Bidding has closed on the great 700 MHz auction and the FCC has raised $20 billion from the spectrum given so long ago to the great television networks of the past. That's $4.75 billion for the prized C block, but no word yet on who the ultimate winner is. Pretty much nobody thinks Google made the winning bid: most of the betting money is on Verizon, but AT&T may have showed up to the party, too.
Completely unsettled, though, is the troubled D block, which the FCC is committed to using for public safety networks. The only serious proposal for the D block was from Frontline Wireless, and that deal fell apart when they couldn't get financing.
So the FCC needs to figure out what to do with D block and until it does, it ain't naming the winners on the other blocks, PC World reports.
The high (and only) bid so far is $472 million, far short of the minimum the FCC has set. One analyst suggested the FCC take the money and run; another player said public safety should negotiate with any private sector firm it can.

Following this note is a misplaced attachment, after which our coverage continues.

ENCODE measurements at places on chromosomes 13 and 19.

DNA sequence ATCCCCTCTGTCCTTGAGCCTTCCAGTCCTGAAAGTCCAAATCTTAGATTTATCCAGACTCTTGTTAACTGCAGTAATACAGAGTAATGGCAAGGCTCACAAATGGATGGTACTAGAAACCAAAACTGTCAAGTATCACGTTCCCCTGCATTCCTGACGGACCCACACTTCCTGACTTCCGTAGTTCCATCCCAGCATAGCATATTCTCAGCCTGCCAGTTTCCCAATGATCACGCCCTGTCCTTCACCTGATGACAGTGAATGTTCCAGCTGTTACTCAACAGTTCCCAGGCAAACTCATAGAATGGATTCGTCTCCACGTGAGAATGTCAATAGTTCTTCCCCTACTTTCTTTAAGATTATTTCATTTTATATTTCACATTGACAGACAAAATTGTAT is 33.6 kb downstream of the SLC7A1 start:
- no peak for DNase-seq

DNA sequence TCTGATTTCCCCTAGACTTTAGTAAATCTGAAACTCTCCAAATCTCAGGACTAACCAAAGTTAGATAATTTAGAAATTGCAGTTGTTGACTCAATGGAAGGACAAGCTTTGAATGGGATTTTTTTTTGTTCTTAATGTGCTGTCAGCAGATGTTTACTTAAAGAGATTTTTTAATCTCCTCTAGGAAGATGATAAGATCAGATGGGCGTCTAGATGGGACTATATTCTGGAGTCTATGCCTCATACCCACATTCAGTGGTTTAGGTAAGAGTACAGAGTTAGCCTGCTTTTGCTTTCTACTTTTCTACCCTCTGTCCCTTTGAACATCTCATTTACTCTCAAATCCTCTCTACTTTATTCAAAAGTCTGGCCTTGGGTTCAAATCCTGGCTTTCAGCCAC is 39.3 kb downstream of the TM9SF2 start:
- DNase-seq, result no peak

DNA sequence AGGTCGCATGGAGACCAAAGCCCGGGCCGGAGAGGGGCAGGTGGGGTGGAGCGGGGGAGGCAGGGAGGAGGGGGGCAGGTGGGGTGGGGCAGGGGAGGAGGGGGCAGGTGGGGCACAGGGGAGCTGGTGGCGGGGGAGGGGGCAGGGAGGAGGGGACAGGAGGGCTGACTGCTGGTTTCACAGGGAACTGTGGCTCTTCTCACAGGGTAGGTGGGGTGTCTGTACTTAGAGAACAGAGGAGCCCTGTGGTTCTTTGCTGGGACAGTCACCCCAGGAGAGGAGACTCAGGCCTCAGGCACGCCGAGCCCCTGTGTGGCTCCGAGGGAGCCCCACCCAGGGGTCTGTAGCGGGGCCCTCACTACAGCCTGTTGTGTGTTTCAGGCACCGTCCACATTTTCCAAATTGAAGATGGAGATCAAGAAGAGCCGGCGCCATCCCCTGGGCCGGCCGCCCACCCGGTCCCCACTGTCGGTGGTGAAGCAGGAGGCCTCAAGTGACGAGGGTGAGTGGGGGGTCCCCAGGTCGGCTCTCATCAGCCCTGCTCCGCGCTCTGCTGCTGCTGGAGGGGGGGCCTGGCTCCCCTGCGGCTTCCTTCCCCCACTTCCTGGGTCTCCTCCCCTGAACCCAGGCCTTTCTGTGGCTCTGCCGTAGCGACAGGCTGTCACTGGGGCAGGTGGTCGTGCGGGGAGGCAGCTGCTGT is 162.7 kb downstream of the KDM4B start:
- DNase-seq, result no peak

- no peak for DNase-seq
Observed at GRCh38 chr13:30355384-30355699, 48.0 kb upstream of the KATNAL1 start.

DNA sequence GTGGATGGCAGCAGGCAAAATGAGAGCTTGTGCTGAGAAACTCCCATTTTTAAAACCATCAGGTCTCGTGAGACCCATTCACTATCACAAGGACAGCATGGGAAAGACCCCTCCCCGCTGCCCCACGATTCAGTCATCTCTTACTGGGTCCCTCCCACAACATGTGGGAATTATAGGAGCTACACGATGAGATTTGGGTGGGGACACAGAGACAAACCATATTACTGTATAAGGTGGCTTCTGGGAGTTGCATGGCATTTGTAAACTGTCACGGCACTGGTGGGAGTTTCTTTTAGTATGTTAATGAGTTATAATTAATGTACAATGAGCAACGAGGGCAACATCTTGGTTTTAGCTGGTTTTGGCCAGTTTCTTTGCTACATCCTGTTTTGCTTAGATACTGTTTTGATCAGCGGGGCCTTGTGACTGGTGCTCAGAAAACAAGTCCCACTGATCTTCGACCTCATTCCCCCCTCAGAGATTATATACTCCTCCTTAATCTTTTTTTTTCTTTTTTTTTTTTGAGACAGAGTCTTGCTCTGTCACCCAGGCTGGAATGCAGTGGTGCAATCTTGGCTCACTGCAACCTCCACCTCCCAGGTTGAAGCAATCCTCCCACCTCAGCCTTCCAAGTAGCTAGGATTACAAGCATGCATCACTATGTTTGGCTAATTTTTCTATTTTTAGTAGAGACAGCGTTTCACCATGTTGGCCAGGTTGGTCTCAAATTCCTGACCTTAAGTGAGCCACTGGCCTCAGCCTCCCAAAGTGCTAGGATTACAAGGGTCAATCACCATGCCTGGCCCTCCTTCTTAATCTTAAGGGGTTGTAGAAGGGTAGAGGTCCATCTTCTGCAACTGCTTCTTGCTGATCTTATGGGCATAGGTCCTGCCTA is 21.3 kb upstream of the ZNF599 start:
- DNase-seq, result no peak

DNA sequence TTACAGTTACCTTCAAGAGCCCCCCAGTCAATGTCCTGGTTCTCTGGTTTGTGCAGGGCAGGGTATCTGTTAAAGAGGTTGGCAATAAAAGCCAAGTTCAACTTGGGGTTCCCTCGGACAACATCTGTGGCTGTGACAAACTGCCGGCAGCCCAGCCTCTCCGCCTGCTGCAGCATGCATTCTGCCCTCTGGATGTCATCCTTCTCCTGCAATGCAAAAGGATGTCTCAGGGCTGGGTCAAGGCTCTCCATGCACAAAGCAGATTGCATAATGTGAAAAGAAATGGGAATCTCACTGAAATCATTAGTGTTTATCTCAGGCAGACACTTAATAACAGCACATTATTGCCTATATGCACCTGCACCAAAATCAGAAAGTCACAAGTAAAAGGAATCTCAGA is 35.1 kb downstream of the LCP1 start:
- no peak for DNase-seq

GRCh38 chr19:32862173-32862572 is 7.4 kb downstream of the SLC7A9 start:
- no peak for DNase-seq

Rep. Ed Markey called for a change in the FCC's approach:
I believe that any new auction for the 'D block' should be consistent with an overarching policy goal of advancing public safety objectives and ultimately achieving a state-of-the-art, broadband infrastructure for first responders. In developing a plan for a re-auction of the 'D block,' the FCC should also take into account the auction results to gauge the level of new competition achieved. Policymakers should also analyze whether a need for a high reserve price continues to exist.